Soon, another season of American Idol will begin. And while I may not watch Lost, Survivor, or most other TV shows, I do watch American and Canadian Idol (but shhh, don't tell, it's my little secret).
I don't know if you know, but last season two contestants seemed very out of place there, at least at first. Same was true with Canadian Idol where one contestant was such a rocker, the judges didn't know if she would fit the pop singing and culture. One of them even asked her - are you ready to sell your soul? (my own paraphrase).
It is well known that rockers view pop singing as exactly that. An artistic compromise for the purpose of selling more CDs and be more popular. Well, what is pop(ular) after all?
I know that many of you who read this are fiction writers mostly, so the question is almost moot. But not entirely. Has anyone ever decided to write in a certain genre because it was the "in" thing? Has anyone ever put in a sex scene simply to drive up interest? Has anyone ever changed her language because she suspected her own would not sell?
What about after a sale? Has anyone ever agreed to change something fundamental just to keep the sale?
Since I don't write only fiction, I find myself considering some of these things more often. I sometimes "dumb down" articles because I know this is what editors prefer even though the public is perfectly capable to be slightly more challenged. (One could argue that perhaps I don't write for the right markets, and one might be right, but still, it's an interesting point.)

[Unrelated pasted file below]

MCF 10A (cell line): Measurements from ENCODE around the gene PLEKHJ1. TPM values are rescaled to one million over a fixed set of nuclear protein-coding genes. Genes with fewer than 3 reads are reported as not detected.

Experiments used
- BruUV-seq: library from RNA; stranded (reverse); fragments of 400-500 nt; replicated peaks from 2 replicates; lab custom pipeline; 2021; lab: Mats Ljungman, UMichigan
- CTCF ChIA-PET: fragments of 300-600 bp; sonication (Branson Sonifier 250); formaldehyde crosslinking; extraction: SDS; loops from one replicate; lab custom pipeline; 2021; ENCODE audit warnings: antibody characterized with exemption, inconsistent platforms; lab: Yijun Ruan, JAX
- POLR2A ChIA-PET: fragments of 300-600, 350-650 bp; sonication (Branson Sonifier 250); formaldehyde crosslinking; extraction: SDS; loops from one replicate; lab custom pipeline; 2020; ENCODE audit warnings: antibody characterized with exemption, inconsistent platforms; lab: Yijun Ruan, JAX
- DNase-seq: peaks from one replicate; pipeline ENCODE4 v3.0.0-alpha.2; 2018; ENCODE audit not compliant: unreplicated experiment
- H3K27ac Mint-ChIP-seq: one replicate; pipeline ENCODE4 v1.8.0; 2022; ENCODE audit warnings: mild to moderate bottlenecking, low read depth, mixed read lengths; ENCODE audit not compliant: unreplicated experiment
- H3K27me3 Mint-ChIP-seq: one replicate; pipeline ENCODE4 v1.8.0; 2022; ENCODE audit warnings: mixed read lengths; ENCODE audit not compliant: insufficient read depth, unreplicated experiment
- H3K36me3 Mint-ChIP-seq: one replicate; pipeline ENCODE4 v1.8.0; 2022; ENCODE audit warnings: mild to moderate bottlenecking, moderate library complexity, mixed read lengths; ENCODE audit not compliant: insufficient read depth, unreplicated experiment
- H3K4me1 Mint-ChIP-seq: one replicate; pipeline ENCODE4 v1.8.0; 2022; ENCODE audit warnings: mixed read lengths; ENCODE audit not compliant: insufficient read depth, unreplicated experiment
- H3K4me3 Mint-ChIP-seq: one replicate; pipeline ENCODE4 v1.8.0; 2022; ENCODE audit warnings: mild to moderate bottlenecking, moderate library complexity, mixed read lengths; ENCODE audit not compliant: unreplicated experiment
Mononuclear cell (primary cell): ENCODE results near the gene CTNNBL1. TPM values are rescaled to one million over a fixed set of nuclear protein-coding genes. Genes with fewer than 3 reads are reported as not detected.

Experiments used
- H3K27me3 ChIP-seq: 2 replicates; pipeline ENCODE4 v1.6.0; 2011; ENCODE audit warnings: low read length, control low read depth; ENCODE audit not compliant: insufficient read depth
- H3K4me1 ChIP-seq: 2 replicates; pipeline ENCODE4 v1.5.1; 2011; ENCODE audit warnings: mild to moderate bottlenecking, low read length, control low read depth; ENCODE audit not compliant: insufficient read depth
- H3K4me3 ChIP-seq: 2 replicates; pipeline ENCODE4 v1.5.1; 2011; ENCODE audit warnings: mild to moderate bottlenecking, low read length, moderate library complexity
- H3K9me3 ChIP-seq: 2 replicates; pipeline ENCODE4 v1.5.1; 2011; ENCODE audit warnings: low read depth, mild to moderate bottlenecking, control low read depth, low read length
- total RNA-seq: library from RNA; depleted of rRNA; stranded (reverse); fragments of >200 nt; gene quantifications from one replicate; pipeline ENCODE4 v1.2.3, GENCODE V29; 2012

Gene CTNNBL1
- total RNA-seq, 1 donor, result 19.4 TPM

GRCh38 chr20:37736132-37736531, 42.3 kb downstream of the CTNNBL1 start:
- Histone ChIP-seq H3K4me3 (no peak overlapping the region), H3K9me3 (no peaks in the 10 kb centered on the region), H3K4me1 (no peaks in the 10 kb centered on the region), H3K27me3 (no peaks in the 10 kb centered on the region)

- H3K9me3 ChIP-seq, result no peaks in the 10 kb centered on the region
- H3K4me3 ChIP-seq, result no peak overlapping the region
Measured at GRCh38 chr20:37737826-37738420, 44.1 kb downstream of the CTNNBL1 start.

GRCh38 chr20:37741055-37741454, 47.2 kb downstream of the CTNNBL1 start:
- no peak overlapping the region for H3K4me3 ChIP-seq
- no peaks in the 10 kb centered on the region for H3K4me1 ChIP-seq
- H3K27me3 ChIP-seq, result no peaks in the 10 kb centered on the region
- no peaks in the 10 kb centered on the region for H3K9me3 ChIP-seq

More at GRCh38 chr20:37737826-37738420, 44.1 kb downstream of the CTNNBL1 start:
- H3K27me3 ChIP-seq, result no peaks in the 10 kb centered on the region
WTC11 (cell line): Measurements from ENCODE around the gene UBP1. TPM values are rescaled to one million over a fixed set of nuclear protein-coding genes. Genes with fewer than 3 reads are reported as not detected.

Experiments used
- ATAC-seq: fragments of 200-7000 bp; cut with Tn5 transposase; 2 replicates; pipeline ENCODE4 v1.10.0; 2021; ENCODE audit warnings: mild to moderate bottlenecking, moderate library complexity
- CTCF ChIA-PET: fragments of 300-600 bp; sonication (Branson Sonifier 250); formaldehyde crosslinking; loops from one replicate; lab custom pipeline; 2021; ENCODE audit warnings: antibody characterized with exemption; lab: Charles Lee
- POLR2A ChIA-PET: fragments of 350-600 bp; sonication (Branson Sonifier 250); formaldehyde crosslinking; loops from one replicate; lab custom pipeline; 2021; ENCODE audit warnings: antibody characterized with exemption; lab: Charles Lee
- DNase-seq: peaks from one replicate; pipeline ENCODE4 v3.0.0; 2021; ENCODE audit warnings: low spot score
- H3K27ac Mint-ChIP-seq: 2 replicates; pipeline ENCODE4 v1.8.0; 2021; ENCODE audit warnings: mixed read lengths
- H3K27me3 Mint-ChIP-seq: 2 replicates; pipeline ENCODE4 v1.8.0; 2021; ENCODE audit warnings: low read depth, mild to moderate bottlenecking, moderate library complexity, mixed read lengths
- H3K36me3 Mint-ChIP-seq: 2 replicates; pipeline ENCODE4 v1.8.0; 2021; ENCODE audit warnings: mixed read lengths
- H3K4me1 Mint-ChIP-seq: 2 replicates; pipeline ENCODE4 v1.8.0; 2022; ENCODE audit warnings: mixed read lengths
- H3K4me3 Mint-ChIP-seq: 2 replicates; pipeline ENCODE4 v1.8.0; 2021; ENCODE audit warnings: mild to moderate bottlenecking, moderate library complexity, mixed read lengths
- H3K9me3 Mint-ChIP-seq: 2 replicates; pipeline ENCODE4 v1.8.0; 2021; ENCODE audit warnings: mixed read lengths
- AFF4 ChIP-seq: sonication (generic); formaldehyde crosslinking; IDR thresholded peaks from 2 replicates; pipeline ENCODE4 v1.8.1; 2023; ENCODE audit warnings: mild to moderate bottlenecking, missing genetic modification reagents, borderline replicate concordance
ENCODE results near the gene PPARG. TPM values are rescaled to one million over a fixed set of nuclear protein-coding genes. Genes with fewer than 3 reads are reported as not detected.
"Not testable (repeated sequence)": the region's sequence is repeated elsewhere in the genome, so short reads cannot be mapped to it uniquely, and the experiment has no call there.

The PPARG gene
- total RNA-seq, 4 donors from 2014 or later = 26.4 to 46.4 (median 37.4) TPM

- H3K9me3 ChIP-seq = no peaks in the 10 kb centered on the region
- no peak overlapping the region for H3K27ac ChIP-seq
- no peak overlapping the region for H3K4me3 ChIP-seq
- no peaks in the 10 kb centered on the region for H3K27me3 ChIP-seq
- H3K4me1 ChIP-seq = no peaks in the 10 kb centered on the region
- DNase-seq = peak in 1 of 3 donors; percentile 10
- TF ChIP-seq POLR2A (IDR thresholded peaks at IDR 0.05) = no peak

In my fiction writing, also. I am always asked to change something. Without fail. I usually agree without any regrets, except for this one time. This one time will haunt me forever (or until I'm famous and can republish the story as it was originally written). I feel that on that one occasion I sold my integrity.
So I coined the term for my own sanity - idol writing. Sometimes, for a bit of publicity and a bit of money we compromise. Instead of carrying our hearts on our sleeves and sing rock/jazz/blues/punk we sing pop. Instead of writing with all of our hearts we write someone else's ideas.
Do you have a line you wouldn't cross?
Categories: writing, publishing, art